The very foundations of United States democracy have been shaken this weekend as President Donald Trump marshalled his Republican supporters – and the far right – to confront the US Supreme Court.
Twice last week the court threw out challenges by Republicans who alleged widespread voter fraud.
On Friday the court considered the second challenge, by the Attorney-General of Texas, challenging electoral results. He accused Georgia, Michigan, Pennsylvania and Wisconsin of violating their own state laws, and thereby the US Constitution, by adjusting absentee voting procedures to accommodate the surge in mail-in ballots from voters following public-health guidance during the coronavirus pandemic.
This was President Trump’s last chance to overturn election results before the Electoral College convenes today to formally cast ballots: 306 for Joe Biden, 232 for Trump.
In a brief order, the court said Texas lacked legal standing to bring the case. Continue reading “Trump tweets his disagreement – and supporters protest the rulings – after Supreme Court rejects latest challenges to election result”
In a charged and partisan election, the people decisively chose – divided government. Sometimes, American democracy can have you weeping with joy and laughing at the same time.
Continue reading “Trump may go but it’s looking more promising for Trumpism”
You don’t come to Point of Order for a 5,000 word essay on liberalism (for that you read ‘Liberalism and its Discontents’ by Francis Fukuyama at American Purpose).
But he does have a handy definition:
“Classical liberalism can best be understood as an institutional solution to the problem of governing over diversity … The most fundamental principle enshrined in liberalism is one of tolerance: You do not have to agree with your fellow citizens about the most important things, but only that each individual should get to decide what those things are without interference from you or from the state.“
And using this yardstick of containing diverse views, let’s look at some of the ways in which Trump’s Republicans or Biden’s Democrats might go should they prevail in America’s national elections next week.
Continue reading “Should liberals be voting for Trump?”
There is much talk about whether the Republicans should try to fill the Supreme Court vacancy created by the death of the late Justice Ginsburg. And much of it misses the point.
Leave aside the diversions about not filling vacancies during an election campaign or leaving it to the next president. Justices are appointed through a characteristically American political negotiation between the President and a Senate majority. If by chance they are in strong agreement, then it is nolo contendere.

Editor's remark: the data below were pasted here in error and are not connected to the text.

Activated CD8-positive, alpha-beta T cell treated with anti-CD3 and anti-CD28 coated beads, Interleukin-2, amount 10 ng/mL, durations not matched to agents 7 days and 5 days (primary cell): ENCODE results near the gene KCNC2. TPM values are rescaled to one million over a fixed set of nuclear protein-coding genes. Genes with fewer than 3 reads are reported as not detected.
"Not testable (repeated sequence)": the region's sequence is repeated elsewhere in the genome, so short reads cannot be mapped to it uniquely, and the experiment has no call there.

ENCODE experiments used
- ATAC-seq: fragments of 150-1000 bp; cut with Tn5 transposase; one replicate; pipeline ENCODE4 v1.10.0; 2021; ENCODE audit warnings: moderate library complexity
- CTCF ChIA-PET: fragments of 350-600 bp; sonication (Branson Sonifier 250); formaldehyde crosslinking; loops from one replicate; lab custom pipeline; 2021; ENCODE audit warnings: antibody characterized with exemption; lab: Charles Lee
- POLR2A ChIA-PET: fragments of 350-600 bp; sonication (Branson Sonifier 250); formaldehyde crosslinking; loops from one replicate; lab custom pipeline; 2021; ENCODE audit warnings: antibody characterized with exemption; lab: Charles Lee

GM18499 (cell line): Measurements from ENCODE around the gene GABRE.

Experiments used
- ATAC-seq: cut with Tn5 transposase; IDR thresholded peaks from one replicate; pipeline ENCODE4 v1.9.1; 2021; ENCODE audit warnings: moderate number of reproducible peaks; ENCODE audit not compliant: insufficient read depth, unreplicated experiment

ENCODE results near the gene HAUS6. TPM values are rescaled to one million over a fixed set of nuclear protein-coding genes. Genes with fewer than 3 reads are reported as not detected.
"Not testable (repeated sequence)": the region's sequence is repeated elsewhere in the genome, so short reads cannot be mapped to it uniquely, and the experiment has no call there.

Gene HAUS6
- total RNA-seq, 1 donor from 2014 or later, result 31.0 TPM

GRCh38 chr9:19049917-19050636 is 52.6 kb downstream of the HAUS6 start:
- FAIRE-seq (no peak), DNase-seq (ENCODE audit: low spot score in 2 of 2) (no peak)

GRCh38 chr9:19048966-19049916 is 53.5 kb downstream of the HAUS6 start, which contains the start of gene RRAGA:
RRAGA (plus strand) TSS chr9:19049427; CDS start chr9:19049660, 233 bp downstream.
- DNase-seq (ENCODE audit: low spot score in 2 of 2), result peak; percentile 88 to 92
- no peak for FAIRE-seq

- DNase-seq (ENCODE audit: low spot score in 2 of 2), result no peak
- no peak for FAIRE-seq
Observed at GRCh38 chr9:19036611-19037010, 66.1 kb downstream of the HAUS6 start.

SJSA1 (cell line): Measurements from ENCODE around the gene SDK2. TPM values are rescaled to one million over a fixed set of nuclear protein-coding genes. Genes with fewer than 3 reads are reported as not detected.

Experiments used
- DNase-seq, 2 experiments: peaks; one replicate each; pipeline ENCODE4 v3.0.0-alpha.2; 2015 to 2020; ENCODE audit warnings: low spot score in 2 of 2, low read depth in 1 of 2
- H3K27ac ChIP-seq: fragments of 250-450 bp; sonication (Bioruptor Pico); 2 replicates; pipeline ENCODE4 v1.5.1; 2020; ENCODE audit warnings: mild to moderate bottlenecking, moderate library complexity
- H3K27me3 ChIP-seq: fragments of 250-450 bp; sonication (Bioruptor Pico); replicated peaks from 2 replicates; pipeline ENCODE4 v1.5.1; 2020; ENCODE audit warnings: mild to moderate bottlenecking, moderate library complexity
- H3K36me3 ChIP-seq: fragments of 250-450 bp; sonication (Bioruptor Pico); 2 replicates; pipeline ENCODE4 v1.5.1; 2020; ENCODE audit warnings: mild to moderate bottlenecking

The Democrats are entitled to be grumpy that the laws of chance have not worked in their favour. But politics does not have much room for ‘our turn now’ arguments, particularly when there is no indication that they would keep playing by the rules.
Continue reading “America’s Supreme Court battle is refreshingly clear and largely predictable”
The US Supreme Court’s recent decision on Deferred Action for Childhood Arrivals (DACA) has been discussed mainly in terms of its impact on the Trump administration’s immigration policy. It’s a demonstration of the importance of the court’s role in America’s separation-of-powers regime. And it says something about the current relationship between the law and politics in the US.
The substance of the case concerned one president’s ability (Trump’s) to use his executive powers to roll back another president’s (Obama’s) executive decisions. Continue reading “The US Supreme Court does its bit to make the case for Trump”
One of the more compelling moments in the Trump impeachment proceedings was Monday’s defence statement by former Solicitor General and federal Court of Appeals judge, Ken Starr. That is Ken Starr, the court-appointed special prosecutor who investigated former President Bill Clinton when he was in office, and whose report provided the basis for the unsuccessful attempt to impeach him.
Starr’s role in the current trial – for which he is perhaps uniquely qualified – was to provide a judicial historical perspective.
Nearing the end of what, in less partisan circumstances, would be termed a long and distinguished career, his presentation was more academic colloquium than rigorous interrogation of the facts. One might almost think that he sees his role as an officer of the court, rather than an advocate. Continue reading “Bill Clinton’s nemesis is now defending Donald Trump”
Britain’s highest court is hearing arguments this week over the legality of Prime Minister Boris Johnson’s prorogation of Parliament earlier this month. Its decision is unlikely to shift entrenched views – and may not make much difference to the path or outcome of Brexit.
But a piece in The Times by political commentator Daniel Finkelstein suggests that it may be of the greatest importance for the Supreme Court itself. In his view, the hearings “may mark the moment Britain stopped being a political democracy restrained by law and became instead a legal democracy tempered by politics”.
Continue reading “Britain’s Supreme Court on trial?”